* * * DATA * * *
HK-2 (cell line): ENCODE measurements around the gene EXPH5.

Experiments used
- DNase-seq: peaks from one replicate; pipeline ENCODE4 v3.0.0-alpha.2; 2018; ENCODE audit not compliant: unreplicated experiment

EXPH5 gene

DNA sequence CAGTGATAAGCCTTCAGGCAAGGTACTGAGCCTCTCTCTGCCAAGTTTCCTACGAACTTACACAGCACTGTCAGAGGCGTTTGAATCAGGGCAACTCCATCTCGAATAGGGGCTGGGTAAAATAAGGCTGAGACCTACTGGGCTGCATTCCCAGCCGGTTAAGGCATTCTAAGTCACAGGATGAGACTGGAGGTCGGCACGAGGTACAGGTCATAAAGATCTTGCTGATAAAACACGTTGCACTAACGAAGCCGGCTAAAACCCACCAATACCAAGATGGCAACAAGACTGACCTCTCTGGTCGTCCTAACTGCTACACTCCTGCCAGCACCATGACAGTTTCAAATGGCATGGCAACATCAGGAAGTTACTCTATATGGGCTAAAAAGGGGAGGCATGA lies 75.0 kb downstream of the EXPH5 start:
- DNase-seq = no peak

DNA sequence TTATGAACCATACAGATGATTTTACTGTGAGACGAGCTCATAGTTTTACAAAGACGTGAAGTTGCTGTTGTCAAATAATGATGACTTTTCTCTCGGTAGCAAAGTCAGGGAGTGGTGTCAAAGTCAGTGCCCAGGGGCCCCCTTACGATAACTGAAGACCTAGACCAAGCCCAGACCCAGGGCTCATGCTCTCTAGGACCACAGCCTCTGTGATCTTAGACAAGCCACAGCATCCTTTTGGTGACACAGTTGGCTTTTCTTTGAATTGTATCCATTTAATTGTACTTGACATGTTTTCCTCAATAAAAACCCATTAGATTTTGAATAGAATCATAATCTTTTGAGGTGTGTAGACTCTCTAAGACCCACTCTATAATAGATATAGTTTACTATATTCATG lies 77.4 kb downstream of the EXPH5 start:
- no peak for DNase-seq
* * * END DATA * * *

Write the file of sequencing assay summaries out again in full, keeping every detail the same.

HK-2 (cell line): ENCODE measurements around the gene EXPH5.

Experiments used
- DNase-seq: peaks from one replicate; pipeline ENCODE4 v3.0.0-alpha.2; 2018; ENCODE audit not compliant: unreplicated experiment

EXPH5 gene

DNA sequence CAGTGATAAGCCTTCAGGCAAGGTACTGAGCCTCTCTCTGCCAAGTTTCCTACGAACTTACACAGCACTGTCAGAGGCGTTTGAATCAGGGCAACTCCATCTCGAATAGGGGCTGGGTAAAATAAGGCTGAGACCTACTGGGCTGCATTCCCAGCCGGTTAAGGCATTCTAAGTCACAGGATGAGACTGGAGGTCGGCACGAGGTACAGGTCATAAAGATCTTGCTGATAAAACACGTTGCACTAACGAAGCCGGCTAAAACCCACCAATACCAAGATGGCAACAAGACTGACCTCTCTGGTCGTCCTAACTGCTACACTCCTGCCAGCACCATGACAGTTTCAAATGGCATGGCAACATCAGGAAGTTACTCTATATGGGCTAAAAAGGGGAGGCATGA lies 75.0 kb downstream of the EXPH5 start:
- DNase-seq = no peak

DNA sequence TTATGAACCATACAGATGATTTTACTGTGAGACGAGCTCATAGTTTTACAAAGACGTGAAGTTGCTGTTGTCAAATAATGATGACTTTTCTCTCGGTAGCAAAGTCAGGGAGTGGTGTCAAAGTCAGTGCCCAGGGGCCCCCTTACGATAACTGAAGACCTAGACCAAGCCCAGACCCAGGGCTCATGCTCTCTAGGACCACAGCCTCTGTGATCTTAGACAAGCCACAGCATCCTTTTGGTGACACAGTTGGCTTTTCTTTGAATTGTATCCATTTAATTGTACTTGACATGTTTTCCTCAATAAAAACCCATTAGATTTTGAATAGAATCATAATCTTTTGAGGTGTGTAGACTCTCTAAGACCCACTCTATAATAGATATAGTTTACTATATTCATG lies 77.4 kb downstream of the EXPH5 start:
- no peak for DNase-seq